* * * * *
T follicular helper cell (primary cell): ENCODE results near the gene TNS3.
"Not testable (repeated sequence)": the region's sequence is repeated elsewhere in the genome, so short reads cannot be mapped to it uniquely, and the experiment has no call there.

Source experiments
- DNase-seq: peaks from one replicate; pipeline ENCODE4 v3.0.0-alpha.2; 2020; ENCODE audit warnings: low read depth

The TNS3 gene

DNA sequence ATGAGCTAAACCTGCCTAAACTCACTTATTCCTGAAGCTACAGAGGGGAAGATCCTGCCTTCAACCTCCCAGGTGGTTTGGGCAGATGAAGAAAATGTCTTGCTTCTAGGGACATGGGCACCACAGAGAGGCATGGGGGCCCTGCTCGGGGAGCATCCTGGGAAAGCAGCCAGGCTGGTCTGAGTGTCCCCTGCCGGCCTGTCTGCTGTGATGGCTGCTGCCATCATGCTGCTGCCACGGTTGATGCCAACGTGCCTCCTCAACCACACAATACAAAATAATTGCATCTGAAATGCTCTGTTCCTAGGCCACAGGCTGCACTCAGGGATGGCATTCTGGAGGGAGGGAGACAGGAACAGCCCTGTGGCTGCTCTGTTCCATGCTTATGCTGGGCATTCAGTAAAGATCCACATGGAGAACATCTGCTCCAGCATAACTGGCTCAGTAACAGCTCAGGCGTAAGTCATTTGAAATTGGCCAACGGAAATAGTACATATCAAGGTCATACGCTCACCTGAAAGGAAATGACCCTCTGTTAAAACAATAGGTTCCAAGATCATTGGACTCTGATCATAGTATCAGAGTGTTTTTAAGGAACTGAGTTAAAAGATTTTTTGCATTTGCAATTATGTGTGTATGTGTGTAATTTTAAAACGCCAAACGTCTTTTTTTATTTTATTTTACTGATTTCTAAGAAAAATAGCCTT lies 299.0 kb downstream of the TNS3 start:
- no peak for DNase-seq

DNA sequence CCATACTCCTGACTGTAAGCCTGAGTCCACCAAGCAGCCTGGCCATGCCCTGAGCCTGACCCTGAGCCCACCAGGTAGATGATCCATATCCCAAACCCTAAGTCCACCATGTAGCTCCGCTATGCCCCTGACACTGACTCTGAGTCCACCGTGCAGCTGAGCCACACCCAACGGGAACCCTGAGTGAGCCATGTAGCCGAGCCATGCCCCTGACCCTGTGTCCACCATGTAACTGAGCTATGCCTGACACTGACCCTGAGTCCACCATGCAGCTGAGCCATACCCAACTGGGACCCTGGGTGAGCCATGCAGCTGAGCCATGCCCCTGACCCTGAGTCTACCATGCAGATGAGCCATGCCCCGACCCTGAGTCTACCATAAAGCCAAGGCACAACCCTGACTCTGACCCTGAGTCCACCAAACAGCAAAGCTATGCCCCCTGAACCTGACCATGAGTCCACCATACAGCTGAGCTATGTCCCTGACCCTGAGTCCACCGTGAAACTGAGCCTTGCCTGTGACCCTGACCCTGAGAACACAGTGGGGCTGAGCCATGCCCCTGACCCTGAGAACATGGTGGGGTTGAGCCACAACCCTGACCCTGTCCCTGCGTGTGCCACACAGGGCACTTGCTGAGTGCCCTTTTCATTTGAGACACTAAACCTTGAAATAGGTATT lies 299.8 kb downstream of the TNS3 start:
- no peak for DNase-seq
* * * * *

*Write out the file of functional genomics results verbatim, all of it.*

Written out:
T follicular helper cell (primary cell): ENCODE results near the gene TNS3.
"Not testable (repeated sequence)": the region's sequence is repeated elsewhere in the genome, so short reads cannot be mapped to it uniquely, and the experiment has no call there.

Source experiments
- DNase-seq: peaks from one replicate; pipeline ENCODE4 v3.0.0-alpha.2; 2020; ENCODE audit warnings: low read depth

The TNS3 gene

DNA sequence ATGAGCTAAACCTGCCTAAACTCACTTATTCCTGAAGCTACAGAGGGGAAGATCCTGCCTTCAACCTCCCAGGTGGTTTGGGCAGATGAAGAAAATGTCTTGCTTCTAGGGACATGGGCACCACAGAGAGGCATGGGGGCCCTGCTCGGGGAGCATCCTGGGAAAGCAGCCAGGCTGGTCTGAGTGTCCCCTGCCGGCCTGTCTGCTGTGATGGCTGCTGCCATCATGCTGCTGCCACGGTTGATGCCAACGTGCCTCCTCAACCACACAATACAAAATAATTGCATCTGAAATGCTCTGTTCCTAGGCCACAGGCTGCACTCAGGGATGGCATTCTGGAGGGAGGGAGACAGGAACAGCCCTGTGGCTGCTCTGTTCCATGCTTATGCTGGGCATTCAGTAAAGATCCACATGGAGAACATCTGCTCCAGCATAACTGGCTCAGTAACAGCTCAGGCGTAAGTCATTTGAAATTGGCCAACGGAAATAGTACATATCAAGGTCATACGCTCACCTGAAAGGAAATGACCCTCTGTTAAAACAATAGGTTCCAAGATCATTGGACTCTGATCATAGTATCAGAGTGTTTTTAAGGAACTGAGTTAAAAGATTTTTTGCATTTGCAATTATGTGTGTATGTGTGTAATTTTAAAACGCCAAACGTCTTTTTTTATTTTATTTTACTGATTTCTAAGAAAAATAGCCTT lies 299.0 kb downstream of the TNS3 start:
- no peak for DNase-seq

DNA sequence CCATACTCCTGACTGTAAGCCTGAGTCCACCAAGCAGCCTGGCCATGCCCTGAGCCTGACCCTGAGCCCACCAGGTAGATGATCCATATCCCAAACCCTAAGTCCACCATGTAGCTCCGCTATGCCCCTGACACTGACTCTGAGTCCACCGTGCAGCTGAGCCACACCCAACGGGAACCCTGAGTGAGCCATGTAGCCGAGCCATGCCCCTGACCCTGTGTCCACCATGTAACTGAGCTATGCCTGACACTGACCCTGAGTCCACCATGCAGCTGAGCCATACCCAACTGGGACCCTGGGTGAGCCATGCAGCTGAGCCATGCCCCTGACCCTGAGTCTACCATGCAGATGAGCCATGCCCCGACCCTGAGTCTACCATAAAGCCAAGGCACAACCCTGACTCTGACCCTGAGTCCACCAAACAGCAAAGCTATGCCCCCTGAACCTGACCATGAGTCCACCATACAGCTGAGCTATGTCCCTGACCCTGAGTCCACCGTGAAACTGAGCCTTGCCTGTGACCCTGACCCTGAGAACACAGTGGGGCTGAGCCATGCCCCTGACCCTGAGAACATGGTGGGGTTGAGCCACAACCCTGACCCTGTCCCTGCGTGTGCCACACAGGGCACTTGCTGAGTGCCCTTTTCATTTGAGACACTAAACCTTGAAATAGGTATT lies 299.8 kb downstream of the TNS3 start:
- no peak for DNase-seq